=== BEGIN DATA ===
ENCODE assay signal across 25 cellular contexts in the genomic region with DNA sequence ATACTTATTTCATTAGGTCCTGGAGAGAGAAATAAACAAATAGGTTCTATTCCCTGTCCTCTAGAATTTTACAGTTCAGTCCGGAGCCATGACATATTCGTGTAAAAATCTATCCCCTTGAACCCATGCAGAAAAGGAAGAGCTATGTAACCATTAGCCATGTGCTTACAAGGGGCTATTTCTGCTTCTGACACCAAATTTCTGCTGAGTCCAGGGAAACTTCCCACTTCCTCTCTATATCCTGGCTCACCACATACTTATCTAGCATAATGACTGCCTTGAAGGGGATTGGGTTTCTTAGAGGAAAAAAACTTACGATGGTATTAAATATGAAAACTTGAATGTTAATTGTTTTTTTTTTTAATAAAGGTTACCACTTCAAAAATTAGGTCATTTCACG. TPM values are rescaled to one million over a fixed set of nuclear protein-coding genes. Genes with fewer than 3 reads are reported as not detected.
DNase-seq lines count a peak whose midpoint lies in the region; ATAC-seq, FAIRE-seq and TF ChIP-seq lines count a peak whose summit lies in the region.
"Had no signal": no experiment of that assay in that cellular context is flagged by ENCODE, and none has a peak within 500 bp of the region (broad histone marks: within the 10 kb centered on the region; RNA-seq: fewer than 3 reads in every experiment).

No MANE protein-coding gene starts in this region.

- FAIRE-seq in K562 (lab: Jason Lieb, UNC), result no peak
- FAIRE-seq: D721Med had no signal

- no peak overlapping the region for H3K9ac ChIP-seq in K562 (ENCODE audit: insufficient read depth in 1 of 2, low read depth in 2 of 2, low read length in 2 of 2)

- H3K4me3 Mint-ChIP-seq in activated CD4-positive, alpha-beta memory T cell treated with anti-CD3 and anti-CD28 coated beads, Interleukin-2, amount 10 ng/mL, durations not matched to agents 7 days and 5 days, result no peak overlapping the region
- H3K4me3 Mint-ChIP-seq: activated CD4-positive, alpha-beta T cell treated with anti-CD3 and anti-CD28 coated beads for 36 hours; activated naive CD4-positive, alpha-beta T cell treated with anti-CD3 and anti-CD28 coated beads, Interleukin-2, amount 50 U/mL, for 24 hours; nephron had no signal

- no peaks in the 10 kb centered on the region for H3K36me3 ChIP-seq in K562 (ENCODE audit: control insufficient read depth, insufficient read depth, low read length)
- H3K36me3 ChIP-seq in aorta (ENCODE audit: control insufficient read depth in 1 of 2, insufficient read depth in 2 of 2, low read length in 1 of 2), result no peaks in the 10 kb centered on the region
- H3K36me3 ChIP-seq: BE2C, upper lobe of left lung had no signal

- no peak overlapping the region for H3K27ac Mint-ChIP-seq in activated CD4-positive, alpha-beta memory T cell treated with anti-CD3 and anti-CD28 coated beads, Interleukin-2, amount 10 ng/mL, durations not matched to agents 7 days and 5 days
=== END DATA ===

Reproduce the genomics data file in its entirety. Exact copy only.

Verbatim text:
ENCODE assay signal across 25 cellular contexts in the genomic region with DNA sequence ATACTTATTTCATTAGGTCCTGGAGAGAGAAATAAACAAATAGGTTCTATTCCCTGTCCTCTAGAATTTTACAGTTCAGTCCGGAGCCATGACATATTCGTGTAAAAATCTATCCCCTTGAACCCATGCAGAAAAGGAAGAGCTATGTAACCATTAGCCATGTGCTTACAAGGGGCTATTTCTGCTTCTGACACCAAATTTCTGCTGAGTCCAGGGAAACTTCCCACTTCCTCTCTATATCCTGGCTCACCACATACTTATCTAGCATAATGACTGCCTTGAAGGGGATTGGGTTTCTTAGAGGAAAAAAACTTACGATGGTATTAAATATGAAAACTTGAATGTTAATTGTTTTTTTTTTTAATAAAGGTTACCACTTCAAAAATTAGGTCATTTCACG. TPM values are rescaled to one million over a fixed set of nuclear protein-coding genes. Genes with fewer than 3 reads are reported as not detected.
DNase-seq lines count a peak whose midpoint lies in the region; ATAC-seq, FAIRE-seq and TF ChIP-seq lines count a peak whose summit lies in the region.
"Had no signal": no experiment of that assay in that cellular context is flagged by ENCODE, and none has a peak within 500 bp of the region (broad histone marks: within the 10 kb centered on the region; RNA-seq: fewer than 3 reads in every experiment).

No MANE protein-coding gene starts in this region.

- FAIRE-seq in K562 (lab: Jason Lieb, UNC), result no peak
- FAIRE-seq: D721Med had no signal

- no peak overlapping the region for H3K9ac ChIP-seq in K562 (ENCODE audit: insufficient read depth in 1 of 2, low read depth in 2 of 2, low read length in 2 of 2)

- H3K4me3 Mint-ChIP-seq in activated CD4-positive, alpha-beta memory T cell treated with anti-CD3 and anti-CD28 coated beads, Interleukin-2, amount 10 ng/mL, durations not matched to agents 7 days and 5 days, result no peak overlapping the region
- H3K4me3 Mint-ChIP-seq: activated CD4-positive, alpha-beta T cell treated with anti-CD3 and anti-CD28 coated beads for 36 hours; activated naive CD4-positive, alpha-beta T cell treated with anti-CD3 and anti-CD28 coated beads, Interleukin-2, amount 50 U/mL, for 24 hours; nephron had no signal

- no peaks in the 10 kb centered on the region for H3K36me3 ChIP-seq in K562 (ENCODE audit: control insufficient read depth, insufficient read depth, low read length)
- H3K36me3 ChIP-seq in aorta (ENCODE audit: control insufficient read depth in 1 of 2, insufficient read depth in 2 of 2, low read length in 1 of 2), result no peaks in the 10 kb centered on the region
- H3K36me3 ChIP-seq: BE2C, upper lobe of left lung had no signal

- no peak overlapping the region for H3K27ac Mint-ChIP-seq in activated CD4-positive, alpha-beta memory T cell treated with anti-CD3 and anti-CD28 coated beads, Interleukin-2, amount 10 ng/mL, durations not matched to agents 7 days and 5 days